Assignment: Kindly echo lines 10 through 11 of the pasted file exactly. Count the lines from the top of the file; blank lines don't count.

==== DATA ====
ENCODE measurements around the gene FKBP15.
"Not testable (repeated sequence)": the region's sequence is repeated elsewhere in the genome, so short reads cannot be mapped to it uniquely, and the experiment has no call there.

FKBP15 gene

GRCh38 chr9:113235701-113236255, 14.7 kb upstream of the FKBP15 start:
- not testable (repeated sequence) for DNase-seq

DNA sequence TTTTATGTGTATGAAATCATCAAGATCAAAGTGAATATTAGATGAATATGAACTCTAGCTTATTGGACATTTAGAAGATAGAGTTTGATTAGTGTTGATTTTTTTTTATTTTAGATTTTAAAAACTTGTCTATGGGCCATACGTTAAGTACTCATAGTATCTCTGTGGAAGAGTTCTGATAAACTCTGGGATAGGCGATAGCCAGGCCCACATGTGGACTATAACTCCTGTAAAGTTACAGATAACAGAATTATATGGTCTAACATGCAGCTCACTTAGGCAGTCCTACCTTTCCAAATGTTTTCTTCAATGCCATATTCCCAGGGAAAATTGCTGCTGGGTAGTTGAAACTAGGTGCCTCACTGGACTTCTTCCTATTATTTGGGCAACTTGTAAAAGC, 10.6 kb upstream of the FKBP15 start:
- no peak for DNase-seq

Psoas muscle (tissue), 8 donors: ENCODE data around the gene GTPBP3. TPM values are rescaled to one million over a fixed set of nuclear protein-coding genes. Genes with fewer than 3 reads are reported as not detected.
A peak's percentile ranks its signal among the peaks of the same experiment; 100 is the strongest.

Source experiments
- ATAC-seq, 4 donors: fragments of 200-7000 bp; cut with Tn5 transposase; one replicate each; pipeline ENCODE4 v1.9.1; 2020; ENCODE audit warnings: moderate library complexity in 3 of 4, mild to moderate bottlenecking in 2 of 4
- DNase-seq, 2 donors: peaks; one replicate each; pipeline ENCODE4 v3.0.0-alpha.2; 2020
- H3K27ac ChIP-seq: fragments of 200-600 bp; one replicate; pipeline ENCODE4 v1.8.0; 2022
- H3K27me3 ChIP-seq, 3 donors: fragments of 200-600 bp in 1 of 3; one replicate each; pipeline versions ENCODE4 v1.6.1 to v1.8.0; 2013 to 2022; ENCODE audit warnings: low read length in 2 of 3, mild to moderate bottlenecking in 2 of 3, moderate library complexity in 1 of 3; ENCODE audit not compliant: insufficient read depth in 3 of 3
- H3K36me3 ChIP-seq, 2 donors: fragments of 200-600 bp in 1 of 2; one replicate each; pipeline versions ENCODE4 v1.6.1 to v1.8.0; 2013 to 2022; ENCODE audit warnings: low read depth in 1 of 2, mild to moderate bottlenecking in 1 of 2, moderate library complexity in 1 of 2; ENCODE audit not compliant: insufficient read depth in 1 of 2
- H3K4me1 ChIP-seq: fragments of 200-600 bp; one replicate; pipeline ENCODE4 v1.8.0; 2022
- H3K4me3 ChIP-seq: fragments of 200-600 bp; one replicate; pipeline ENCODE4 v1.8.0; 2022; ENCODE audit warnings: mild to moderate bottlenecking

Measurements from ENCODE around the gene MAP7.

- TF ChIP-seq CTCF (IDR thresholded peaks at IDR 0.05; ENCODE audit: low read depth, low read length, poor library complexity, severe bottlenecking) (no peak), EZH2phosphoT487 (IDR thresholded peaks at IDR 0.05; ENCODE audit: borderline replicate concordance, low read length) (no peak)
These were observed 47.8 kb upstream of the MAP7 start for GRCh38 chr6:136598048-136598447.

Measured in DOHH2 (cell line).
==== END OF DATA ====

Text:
Source experiments
- ATAC-seq, 4 donors: fragments of 200-7000 bp; cut with Tn5 transposase; one replicate each; pipeline ENCODE4 v1.9.1; 2020; ENCODE audit warnings: moderate library complexity in 3 of 4, mild to moderate bottlenecking in 2 of 4